Of course, writing music is one thing, but performing it live is another. Many fruitful songwriters struggle with this in their career, including Lauren. “[First performing live] was nerve wracking,” she exclaims. “My friend Andy and I had been jamming together my freshman year of high school. There was an open mic at my school, and Andy and I were going to play ‘Hear You Me’ by Jimmy Eat World together. I messed the guitar up a few times, but afterwards I felt so energized. I was instantly addicted. After that, I tried to find as many opportunities as possible to perform live, whether it was original songs or covers, solo or with some of my musician friends.”
And Lauren has definitely done just that, live as well as recorded, with plenty of collaborations (like 2014’s split EP with Billy Bacci) and covers (2013’s Under The Covers) to back up her own staggering list of originals. Releasing this music has never been a challenge for Lauren, who has found a steady following through performances and online engagement. “I’m all over social media and I play out in Richmond pretty frequently,” she notes. “That’s been my approach up until recently, just because I didn’t really need to do much more than that for what I was releasing (all home-recorded EPs). I was successful with that approach, but with my new project I want to do a lot more.”
This new project is a solo record Lauren is currently finalizing, her first full-length, which will be welcome news for those often left wanting more from her brief, yet compact releases. Though her approach has done well for her in the past, she admits it’s time to shake things up, adding some music videos, merchandise, and even tour dates to really push the new record as best as she can.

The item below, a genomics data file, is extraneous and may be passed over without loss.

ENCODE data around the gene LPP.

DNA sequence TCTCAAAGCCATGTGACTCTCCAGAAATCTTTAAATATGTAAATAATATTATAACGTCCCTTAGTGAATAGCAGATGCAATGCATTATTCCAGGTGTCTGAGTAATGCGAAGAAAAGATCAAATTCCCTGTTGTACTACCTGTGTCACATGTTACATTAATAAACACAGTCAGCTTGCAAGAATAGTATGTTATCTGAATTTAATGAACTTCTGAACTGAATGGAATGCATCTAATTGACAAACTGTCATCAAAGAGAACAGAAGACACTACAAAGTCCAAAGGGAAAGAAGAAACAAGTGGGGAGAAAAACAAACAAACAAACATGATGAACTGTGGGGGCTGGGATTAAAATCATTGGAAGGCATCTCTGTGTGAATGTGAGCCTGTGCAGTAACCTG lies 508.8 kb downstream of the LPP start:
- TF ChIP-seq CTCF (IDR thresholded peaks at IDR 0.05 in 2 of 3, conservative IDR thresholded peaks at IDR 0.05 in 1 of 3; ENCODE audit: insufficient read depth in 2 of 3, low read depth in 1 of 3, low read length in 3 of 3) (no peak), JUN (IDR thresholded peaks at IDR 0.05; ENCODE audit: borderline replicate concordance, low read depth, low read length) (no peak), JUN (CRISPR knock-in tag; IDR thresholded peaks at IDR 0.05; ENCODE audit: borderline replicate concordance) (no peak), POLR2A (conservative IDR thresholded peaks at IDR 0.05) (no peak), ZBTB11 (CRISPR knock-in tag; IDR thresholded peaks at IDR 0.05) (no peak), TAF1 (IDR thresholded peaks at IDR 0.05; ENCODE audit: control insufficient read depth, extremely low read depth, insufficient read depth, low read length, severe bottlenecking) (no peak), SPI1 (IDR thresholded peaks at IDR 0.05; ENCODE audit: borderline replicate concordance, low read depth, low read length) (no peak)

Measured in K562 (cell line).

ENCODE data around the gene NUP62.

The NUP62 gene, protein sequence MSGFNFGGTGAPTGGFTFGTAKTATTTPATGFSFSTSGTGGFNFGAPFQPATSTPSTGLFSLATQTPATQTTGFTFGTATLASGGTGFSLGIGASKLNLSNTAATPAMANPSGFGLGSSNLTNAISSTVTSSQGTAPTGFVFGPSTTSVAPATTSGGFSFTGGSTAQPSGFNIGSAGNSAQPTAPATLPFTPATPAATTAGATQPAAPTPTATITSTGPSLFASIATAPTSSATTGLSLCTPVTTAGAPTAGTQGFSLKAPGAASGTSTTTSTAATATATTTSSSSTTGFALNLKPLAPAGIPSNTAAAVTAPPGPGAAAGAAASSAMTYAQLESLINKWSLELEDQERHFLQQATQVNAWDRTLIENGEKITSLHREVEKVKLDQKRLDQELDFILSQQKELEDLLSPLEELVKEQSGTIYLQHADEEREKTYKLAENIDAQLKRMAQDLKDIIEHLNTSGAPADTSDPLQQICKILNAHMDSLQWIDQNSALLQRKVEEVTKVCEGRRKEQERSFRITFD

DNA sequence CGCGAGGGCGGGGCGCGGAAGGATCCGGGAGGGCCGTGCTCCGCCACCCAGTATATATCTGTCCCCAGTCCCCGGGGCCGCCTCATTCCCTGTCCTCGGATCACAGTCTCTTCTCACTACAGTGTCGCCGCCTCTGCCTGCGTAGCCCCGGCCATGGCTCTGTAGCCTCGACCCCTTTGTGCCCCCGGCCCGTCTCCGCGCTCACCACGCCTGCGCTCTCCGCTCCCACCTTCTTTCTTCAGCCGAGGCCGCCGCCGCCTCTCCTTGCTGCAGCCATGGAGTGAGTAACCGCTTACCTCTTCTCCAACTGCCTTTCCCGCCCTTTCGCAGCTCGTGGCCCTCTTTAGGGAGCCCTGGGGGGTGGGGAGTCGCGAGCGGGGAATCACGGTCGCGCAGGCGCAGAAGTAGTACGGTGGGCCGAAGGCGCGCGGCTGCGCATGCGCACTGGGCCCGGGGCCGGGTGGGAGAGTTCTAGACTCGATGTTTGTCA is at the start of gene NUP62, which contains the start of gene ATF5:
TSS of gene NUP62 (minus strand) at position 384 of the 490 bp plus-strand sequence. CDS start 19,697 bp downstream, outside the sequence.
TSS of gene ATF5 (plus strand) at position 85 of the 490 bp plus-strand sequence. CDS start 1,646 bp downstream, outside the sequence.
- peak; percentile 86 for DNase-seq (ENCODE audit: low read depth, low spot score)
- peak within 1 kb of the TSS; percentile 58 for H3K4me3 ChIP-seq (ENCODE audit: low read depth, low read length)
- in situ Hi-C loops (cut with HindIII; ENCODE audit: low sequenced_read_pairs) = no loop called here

This record comes on the heels of a busy 2017 for Lauren, in which she participated in a daunting April challenge that saw her create a new song each day. “My [ album ] producer and another of his clients started a Facebook group in April called ‘30 Day Songwriting Challenge’ that was supposed to get artists to find inspiration to write music every day,” Lauren explains. “I think I took it way more seriously than anyone expected. I wrote and recorded 30 songs for the entire month of April. My work schedule was 7:30 A.M. to 5:30 P.M. and I have a roommate, so I only really had time during my lunch breaks to record anything. Sometimes I would try to record two songs just in case I didn’t have time to do one another day.”